PM assures industry of economic recovery
New Delhi: Prime Minister Manmohan Singh Friday assured captains of industry that the government will not leave any stone unturned to improve the economy and expressed hope that the Current Account Deficit (CAD) will come down to 2.5 percent in the coming years.
Admitting that the country is going through a difficult period, he said: “I know that business is deeply concerned about the slowdown in our economy. It is looking to the government to bring the economy back to a higher growth path. This, I believe, is a legitimate expectation and is also upper-most in our mind.
“When things are going well, government should interfere as little as possible. When things are going bad, as they seem to be at present, it is the responsibility of the government to become more pro-active,” he said at the 92nd annual general meeting of Assocham here.
The prime minister observed that the most immediate cause of worry was the recent volatility in foreign exchange markets, which was caused due to global markets reacting to the likelihood of a withdrawal of Quantitative Easing-III by the US Federal Reserve Bank.
“Large volumes of funds were withdrawn from emerging markets and there was a depreciation in many emerging market countries including Turkey, Brazil and South Africa. We too experienced a significant depreciation in the exchange value of the rupee. In our case, it was perhaps exacerbated by the fact that our current account deficit in the balance of payment had increased to 4.7 percent of GDP in 2012-13.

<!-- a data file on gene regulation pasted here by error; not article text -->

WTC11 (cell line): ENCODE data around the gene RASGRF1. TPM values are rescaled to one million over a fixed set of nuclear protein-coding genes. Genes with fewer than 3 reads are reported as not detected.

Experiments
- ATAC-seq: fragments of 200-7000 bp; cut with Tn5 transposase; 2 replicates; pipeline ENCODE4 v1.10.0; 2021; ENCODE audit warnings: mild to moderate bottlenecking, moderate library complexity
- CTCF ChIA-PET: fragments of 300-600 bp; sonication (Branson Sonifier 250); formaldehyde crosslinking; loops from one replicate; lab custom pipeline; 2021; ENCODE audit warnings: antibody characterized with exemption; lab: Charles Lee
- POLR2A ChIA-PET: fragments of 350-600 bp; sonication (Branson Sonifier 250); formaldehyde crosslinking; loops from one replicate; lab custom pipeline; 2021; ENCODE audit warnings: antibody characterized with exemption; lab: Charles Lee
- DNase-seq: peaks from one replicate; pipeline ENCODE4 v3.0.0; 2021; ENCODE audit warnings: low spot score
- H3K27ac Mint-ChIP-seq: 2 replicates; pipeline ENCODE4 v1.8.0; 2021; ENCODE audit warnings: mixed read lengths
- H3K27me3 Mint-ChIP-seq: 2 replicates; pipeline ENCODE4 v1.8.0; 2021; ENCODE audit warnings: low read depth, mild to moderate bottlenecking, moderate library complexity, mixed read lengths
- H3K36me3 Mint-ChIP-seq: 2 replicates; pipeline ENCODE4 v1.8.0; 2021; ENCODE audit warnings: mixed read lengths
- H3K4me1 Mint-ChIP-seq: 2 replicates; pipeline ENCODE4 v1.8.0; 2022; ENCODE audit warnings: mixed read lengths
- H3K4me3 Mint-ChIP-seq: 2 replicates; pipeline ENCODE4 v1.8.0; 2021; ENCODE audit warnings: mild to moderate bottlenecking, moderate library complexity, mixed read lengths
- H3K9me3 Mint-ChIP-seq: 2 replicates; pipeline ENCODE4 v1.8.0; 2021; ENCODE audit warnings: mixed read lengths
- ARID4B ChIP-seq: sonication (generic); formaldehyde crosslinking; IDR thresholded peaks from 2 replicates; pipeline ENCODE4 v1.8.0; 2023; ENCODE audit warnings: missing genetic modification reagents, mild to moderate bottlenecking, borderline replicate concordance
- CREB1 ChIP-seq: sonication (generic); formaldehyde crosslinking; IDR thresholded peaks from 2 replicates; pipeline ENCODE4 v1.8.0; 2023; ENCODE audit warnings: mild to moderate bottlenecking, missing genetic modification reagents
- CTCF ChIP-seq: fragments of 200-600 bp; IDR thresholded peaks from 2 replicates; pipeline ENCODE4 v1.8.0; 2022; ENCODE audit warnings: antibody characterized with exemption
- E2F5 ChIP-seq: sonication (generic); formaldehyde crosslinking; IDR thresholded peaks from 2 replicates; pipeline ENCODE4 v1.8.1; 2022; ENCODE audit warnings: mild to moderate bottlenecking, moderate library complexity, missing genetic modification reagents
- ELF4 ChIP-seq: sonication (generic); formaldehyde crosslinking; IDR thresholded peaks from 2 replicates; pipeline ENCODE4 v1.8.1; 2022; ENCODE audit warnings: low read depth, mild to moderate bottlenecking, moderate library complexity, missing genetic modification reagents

“Ideally we should bring the current account deficit down to 2.5 percent of our GDP. It is clearly not possible to do this in one year, but I expect that the current account deficit in 2013-14 will be much lower than the 4.7 percent level recorded last year.
“It will decline further next year. We will use all policy instruments available — fiscal, monetary and supply side interventions to ensure that the Current Account Deficit declines further over time.”
He said the government is committed to bringing the current account deficit under control by addressing both the demand side and the supply side of the problem. On the demand side, he said, “we need to reduce the demand for gold and the demand for petroleum products – the two biggest components of our trade deficit”.
He said gold imports declined sharply in June while on petroleum products, the government has last year begun a process of correcting the prices.
“The gradual correction that was taking place in diesel prices has reduced the gap in under-recoveries from almost Rs.13 per litre to less than Rs.2 per litre.”
The government has targeted fiscal deficit of 4.8 percent of GDP during 2013-14 and announced continuing reductions of about half a percent each year subsequently, up to 2016-17.
He, however, said the country has targeted 6.5 percent growth at the time of the budget this fiscal (2013-14).
“But it looks as if it will be lower than that.”
He added: “What is important is that the economy should turn around from 5 percent achieved last year. There is a very good chance that we can achieve that with good agricultural performance and the effect of the various actions we are taking on infrastructure.”